- The Washington Times - Sunday, May 15, 2016

Homeland Security Secretary Jeh Johnson was interrupted while delivering a high school graduation speech this weekend as immigrant-rights activists stepped up their protests against a new round of planned raids to ship illegal immigrants home.

The raids, which will target illegal immigrant families that jumped the border as part of the recent surge from Central America, have become deeply divisive among President Obama’s most ardent supporters, including both of the candidates for the Democratic presidential nomination.

Sen. Bernard Sanders this weekend even began a fundraising drive off of his opposition to the raids, saying his father came as an immigrant for economic reasons, but the children and families coming from Central America are refugees “fleeing horrific violence” who, despite trying to sneak into the U.S., deserve to be allowed to stay.

“Sending women and children back into harm’s way after they already fled horrendous violence in Central America is painful and inhumane and must be stopped,” Mr. Sanders said in his plea for money.

The raids, first reported last week by Reuters, are an extension of stepped up enforcement Mr. Johnson approved at the end of last year.

The first round of raids netted 121 illegal immigrant parents and children who’d snuck in, gone through all of their court proceedings and had been ruled deportable, with the judges rejecting advocates’ claims of refugee status. Each of the 121 had been ordered deported but were ignoring the order, spurring immigration agents to go out and round them up.

It’s not clear how many people might be snared this time around, but the population of targets is huge. More than 250,000 families and unaccompanied children were caught on the border since the start of fiscal year 2014, meaning the 121 rounded up in the first set of raids was less than 1 out of every 2,000.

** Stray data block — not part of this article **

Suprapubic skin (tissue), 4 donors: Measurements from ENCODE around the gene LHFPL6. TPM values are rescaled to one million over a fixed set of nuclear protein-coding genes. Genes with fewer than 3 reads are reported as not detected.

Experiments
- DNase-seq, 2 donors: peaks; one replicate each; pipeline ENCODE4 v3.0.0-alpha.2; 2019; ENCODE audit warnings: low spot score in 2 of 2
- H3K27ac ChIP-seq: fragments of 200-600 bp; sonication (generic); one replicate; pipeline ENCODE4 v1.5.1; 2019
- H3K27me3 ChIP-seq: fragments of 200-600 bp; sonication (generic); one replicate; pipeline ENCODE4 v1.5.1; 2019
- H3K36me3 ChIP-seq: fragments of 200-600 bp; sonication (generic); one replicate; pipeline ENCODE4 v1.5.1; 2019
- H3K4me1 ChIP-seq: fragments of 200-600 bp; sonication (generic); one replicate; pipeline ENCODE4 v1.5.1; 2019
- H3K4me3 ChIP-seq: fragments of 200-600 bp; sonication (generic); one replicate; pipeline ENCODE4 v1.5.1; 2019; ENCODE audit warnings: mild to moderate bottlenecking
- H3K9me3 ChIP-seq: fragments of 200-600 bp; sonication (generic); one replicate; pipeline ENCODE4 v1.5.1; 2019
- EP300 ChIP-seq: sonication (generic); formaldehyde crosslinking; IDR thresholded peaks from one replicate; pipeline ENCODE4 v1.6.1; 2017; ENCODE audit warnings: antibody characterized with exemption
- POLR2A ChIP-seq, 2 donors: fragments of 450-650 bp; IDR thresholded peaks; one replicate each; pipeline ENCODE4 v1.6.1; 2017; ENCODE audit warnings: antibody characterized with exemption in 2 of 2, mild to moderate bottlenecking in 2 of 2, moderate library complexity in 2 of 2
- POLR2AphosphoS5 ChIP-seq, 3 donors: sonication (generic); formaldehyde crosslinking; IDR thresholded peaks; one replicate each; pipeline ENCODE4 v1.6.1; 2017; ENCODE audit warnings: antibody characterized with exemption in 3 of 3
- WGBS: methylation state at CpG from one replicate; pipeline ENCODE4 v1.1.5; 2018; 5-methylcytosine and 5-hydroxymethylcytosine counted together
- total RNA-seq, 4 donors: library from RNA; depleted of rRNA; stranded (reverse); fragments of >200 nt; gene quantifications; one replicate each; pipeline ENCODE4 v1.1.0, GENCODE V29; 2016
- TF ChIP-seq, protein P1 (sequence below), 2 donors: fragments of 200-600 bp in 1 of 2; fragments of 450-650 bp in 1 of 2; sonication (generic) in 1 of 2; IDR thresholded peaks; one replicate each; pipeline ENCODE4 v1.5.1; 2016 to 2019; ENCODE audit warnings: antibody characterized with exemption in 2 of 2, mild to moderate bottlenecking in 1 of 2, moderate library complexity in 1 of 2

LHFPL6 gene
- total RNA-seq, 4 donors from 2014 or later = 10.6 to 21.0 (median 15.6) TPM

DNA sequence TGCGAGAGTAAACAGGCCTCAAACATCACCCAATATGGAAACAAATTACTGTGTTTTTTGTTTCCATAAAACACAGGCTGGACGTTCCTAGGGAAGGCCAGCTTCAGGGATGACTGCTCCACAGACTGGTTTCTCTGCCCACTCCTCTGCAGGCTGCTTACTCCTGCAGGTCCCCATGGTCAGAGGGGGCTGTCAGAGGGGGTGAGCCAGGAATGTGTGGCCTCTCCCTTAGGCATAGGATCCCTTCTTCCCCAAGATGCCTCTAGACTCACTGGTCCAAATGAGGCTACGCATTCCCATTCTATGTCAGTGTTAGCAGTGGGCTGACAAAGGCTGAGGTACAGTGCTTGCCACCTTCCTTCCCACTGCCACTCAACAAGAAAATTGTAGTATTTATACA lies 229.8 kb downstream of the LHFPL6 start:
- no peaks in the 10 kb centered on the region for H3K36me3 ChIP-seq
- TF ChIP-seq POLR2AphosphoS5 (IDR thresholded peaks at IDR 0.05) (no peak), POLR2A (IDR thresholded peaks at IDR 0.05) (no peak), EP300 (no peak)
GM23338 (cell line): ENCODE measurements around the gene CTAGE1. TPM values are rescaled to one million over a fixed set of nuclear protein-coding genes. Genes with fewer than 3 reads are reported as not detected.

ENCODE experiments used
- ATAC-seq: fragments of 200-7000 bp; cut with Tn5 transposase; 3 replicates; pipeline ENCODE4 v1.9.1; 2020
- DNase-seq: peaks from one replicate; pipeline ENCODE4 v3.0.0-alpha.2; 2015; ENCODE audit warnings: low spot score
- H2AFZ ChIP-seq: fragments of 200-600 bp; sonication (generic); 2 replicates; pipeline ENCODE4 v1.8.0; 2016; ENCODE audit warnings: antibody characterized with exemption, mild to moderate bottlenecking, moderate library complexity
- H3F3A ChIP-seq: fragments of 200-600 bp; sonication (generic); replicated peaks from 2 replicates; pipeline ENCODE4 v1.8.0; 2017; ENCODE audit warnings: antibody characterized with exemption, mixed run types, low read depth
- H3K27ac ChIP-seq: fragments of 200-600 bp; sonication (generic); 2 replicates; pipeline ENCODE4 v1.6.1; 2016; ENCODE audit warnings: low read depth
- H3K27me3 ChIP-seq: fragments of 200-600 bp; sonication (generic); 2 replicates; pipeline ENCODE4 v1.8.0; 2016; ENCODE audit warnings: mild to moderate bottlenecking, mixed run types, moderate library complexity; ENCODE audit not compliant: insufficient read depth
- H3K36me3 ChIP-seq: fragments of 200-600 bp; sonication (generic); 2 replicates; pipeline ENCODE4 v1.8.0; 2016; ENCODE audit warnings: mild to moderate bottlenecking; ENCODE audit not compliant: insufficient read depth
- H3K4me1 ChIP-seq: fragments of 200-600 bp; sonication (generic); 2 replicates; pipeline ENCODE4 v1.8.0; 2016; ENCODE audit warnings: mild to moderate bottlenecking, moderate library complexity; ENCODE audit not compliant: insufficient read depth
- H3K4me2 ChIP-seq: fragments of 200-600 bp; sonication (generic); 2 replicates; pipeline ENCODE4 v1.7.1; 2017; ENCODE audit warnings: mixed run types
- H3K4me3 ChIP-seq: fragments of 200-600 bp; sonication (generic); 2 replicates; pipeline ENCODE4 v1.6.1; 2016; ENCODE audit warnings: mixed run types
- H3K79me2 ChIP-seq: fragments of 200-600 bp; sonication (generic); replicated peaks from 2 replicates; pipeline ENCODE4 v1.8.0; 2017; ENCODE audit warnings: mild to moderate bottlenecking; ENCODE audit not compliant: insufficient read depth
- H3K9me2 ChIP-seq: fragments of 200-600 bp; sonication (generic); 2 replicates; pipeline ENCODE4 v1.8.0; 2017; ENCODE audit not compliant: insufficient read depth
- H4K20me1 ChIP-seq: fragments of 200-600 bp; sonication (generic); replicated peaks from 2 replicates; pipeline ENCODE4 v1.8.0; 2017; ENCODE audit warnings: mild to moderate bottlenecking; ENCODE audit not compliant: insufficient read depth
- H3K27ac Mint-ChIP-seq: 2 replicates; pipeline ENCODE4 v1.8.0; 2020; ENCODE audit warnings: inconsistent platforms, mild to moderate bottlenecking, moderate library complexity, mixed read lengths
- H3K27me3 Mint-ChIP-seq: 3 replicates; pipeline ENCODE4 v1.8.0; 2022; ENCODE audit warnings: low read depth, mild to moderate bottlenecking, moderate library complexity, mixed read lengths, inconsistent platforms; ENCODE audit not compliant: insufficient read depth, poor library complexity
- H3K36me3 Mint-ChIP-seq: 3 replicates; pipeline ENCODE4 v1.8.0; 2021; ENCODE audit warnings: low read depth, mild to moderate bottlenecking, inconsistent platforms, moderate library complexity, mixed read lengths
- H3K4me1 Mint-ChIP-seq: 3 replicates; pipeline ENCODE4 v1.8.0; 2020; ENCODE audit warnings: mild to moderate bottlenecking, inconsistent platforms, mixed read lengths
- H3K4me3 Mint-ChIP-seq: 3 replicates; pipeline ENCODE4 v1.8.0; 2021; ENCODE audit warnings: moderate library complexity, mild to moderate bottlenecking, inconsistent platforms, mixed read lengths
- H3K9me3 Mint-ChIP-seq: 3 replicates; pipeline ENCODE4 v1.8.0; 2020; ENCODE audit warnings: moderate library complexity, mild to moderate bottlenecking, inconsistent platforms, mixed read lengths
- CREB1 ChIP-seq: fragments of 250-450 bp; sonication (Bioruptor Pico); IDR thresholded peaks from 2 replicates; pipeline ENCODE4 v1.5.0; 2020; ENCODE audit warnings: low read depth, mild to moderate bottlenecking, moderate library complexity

The small numbers have not deterred immigrant-rights advocates, who have become emboldened in recent years by their success in forcing Mr. Obama to ramp down enforcement. They have forced him to cancel the Secure Communities program, to try to grant work permits to about half of the illegal immigrants in the country, and to drastically cut overall deportations by nearly 50 percent.

Now, the activists hope to embarrass the president into stopping all deportations of illegal immigrant families back to Central America.

The group that interrupted Mr. Johnson’s Saturday graduation speech at Martin Luther King Jr. Magnet School in Nashville, Tennessee, held banners and signs urging him to “stop the raids.” They chanted “Education, not deportation” as they broke into a roped-off area just in front of the stage where Mr. Johnson spoke.

They were quickly escorted out, but not before drawing words of praise from Mr. Johnson, who said they were a sign that “we live in a great country.”

“Those young people represent a voice that deserves to be heard,” he said.

Afterward, the protesters said Mr. Johnson shouldn’t have been speaking at all.

“Johnson has no business addressing high schoolers about their future when he’s thrown the future of refugee teens into jeopardy,” said Holly Hardin, an activist from Durham, N.C.

The increase in raids appears designed to try to send a signal back to Central Americans not to attempt the crossing.

Immigration agents had appeared to have a handle on the problem in later 2014, after Mr. Johnson announced that families would be put in detention and held until they could be deported — thus denying them a chance to be released and to disappear into the shadows.

But last year a federal judge in California ruled that detention was too harsh when children were involved, and ordered the families quickly released. Homeland Security had warned the judge that her ruling would spark a new surge, and that has indeed happened, with 2016 on pace to set records for illegal immigrant families caught at the border.

White House press secretary Josh Earnest promised deportations will increase.

“I think we would anticipate that the number of deportations would continue to go up,” he told reporters Friday. “This administration is serious about enforcing the law.”

In reality, deportations among the 11 million illegal immigrants living in the U.S. have plummeted under Mr. Obama over the last few years, to where there’s now a less than 1 percent chance any of them would be deported in a given year.

The drop has come chiefly because of pushback from activists and from Mr. Obama’s own Democratic troops in Congress, who said he was being too harsh.

They’ve reacted poorly to the new raids, as well. In addition to Mr. Sanders, Hillary Clinton, who was Mr. Obama’s top diplomat during his first term, has blasted the proposed raids.

“Large scale raids are not productive and do not reflect who we are as a country,” Mrs. Clinton said in her statement.

And Sens. Harry Reid and Richard Durbin, the two top-ranking Democrats in the Senate, said the U.S. has a moral obligation to stop the raids.


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